Failure to increase the debt limit sufficiently to accommodate existing U.S. laws and obligations also could undermine trust in the full faith and credit of the United States government, with potentially grave long-term consequences. This loss of trust could translate into higher interest rates not only for the federal government, but also for U.S. businesses and consumers, causing all to pay higher prices for credit. Economic growth and jobs would suffer as a result.
UPDATE 12, Thursday, June 30, 10:56 a.m. EST (Siddhartha Mahanta): In his press conference yesterday, President Obama lashed out at Congress for planning to leave Washington for the July 4th recess next week, without finalizing a deficit reduction deal and a plan to raise the debt ceiling. Republicans remain intransigent, insisting that any agreement include massive spending cuts and refusing to seriously consider revenue increases. Looks like Harry Reid got the message.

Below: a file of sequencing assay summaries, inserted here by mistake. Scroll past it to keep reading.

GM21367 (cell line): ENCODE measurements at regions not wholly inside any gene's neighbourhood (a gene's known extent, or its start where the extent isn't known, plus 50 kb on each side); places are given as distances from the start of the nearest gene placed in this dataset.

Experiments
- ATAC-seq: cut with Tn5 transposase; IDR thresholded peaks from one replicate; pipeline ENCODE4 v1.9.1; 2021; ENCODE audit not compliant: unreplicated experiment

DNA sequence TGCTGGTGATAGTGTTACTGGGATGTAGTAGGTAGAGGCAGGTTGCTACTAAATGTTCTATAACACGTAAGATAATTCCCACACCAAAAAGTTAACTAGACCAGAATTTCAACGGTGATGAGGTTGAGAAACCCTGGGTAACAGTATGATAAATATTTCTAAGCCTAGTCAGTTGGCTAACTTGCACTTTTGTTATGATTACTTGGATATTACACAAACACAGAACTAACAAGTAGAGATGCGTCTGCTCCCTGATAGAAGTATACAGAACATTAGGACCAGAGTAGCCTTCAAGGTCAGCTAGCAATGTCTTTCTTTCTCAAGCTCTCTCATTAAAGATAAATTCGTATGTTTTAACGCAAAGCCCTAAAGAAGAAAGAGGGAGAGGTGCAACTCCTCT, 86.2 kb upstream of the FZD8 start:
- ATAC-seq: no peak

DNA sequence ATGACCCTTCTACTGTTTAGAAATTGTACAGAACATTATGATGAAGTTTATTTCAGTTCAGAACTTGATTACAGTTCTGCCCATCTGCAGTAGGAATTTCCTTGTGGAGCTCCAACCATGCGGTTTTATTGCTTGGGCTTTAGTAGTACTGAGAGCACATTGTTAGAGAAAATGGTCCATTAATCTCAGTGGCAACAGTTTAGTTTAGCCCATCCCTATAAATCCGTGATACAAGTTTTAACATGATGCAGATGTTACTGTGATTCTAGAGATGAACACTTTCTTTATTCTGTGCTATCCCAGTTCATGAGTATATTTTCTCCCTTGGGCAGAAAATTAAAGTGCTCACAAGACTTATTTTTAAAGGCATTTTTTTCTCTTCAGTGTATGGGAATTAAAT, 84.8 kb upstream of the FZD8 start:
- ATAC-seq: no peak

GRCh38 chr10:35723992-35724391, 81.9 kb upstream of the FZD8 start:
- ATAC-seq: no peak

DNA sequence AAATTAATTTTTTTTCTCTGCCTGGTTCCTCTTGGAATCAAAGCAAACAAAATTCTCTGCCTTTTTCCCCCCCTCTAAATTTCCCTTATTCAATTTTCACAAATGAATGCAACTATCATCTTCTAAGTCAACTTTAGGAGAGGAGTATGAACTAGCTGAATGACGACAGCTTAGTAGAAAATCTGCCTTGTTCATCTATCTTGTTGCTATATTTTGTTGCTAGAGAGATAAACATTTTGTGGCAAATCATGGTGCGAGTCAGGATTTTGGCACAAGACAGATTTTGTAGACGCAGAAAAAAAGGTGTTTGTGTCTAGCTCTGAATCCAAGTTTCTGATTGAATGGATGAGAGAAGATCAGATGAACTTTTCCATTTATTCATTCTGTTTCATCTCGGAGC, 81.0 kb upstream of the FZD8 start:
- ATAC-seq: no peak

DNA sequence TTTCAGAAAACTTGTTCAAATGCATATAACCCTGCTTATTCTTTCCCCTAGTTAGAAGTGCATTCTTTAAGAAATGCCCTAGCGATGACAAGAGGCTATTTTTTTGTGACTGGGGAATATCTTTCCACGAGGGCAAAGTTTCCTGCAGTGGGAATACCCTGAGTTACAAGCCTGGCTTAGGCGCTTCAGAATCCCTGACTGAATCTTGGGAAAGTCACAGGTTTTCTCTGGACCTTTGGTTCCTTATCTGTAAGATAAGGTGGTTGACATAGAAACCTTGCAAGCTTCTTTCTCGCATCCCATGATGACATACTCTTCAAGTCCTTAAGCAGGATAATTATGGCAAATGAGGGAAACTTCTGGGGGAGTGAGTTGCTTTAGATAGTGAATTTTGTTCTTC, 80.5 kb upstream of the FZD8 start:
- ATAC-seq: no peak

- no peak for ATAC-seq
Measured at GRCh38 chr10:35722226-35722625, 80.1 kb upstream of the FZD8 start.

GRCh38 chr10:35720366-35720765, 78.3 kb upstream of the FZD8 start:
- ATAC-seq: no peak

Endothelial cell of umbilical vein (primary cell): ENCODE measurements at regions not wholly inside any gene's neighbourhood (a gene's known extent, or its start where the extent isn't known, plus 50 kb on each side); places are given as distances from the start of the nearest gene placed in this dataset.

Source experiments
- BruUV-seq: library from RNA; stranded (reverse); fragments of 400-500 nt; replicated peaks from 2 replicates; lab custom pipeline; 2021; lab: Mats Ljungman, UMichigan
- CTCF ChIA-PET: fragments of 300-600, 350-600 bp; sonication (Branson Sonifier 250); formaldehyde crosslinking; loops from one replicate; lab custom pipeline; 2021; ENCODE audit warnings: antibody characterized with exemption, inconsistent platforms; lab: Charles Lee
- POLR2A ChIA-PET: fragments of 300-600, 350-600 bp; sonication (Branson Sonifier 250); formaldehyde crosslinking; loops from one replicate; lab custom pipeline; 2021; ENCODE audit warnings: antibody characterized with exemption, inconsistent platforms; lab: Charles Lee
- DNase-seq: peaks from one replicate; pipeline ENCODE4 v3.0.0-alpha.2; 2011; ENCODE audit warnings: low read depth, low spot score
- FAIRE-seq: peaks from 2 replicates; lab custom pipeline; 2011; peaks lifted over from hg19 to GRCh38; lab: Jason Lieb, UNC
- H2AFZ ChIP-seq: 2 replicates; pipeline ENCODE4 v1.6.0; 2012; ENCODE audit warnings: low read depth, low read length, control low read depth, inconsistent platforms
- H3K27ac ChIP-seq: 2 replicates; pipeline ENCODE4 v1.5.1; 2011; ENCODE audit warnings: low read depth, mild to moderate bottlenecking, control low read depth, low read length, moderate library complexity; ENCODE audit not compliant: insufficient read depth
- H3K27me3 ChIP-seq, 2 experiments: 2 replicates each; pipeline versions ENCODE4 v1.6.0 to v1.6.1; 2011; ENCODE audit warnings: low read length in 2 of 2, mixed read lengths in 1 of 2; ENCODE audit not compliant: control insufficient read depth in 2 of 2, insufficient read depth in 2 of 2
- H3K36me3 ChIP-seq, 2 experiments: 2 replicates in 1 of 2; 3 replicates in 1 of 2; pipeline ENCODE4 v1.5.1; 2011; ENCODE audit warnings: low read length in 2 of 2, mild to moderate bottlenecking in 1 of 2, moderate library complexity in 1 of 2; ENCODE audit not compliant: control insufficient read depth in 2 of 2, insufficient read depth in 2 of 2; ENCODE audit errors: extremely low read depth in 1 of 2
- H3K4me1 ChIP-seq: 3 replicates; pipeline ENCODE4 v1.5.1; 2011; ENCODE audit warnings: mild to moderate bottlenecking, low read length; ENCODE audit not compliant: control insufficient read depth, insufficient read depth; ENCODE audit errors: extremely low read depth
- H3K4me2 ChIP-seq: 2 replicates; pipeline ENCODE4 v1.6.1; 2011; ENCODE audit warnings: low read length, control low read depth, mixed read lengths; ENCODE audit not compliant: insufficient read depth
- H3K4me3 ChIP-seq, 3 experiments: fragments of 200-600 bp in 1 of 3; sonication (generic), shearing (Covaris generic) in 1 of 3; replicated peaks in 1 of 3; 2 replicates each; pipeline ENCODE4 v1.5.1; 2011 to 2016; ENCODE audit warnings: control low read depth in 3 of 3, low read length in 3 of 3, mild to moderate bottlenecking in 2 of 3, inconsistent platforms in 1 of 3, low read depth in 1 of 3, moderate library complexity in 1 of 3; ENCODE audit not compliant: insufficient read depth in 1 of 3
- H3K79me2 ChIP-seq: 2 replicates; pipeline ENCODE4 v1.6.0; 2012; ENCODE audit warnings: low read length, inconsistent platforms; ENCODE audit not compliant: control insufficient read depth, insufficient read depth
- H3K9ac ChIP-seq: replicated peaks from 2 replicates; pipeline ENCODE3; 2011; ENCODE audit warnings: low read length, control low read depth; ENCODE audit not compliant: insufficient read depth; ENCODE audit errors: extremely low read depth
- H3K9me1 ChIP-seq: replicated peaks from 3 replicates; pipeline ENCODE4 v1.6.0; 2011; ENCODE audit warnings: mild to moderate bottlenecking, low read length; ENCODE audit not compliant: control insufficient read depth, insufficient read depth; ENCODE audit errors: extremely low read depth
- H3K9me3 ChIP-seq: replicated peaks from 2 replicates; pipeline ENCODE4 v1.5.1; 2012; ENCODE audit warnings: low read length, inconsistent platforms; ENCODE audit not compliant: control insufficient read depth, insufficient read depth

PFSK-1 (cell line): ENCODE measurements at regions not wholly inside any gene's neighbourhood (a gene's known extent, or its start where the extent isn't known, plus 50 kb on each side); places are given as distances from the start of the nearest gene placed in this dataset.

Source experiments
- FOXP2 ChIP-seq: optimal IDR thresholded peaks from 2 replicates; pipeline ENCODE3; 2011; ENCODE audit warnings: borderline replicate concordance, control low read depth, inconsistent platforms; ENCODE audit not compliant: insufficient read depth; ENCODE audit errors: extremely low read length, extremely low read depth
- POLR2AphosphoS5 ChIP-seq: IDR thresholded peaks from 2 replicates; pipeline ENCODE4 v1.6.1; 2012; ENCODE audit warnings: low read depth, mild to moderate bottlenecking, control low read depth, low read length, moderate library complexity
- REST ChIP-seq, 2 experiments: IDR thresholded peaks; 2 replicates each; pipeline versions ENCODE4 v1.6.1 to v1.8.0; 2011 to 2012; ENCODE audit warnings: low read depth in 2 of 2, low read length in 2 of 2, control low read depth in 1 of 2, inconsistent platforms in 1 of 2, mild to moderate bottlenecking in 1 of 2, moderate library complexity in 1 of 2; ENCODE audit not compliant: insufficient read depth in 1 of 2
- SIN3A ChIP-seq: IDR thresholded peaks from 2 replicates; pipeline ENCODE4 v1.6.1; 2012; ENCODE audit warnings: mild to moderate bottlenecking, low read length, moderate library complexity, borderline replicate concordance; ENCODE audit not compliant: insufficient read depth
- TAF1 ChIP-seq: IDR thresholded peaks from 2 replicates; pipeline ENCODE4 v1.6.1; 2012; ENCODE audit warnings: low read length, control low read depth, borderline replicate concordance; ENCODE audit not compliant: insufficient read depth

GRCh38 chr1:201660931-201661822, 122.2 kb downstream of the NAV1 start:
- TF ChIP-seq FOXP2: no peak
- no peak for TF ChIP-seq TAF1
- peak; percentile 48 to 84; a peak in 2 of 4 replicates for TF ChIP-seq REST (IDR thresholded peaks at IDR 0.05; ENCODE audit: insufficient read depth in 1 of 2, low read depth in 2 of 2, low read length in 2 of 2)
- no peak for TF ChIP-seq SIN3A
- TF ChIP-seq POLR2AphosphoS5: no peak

"Mr. President, it is often said that with liberty comes responsibility," [Reid] said. “We should take that responsibility seriously. I’m confident we do. That’s why the Senate will reconvene on Tuesday, the day after the Fourth. We’ll do that because we have work to do. We’ll be in session that week – that’s next week – with our first vote on July 5."
"I’d like to invite the president to come to today to meet with Senate Republicans—anytime this afternoon…[t]hat way he can hear directly...why what he is proposing will not pass,” McConnell said. He stressed that any proposal that includes tax hikes is a non-starter. McConnell said Obama needs to come to grips with the reality in Congress. "All of us know that Congress isn’t going to approve hundreds of billions of dollars in tax hikes—it’s simply not going to happen," he said. "We’ve known that for six months—and we’ve been saying it all along. The President does not seem to get it.”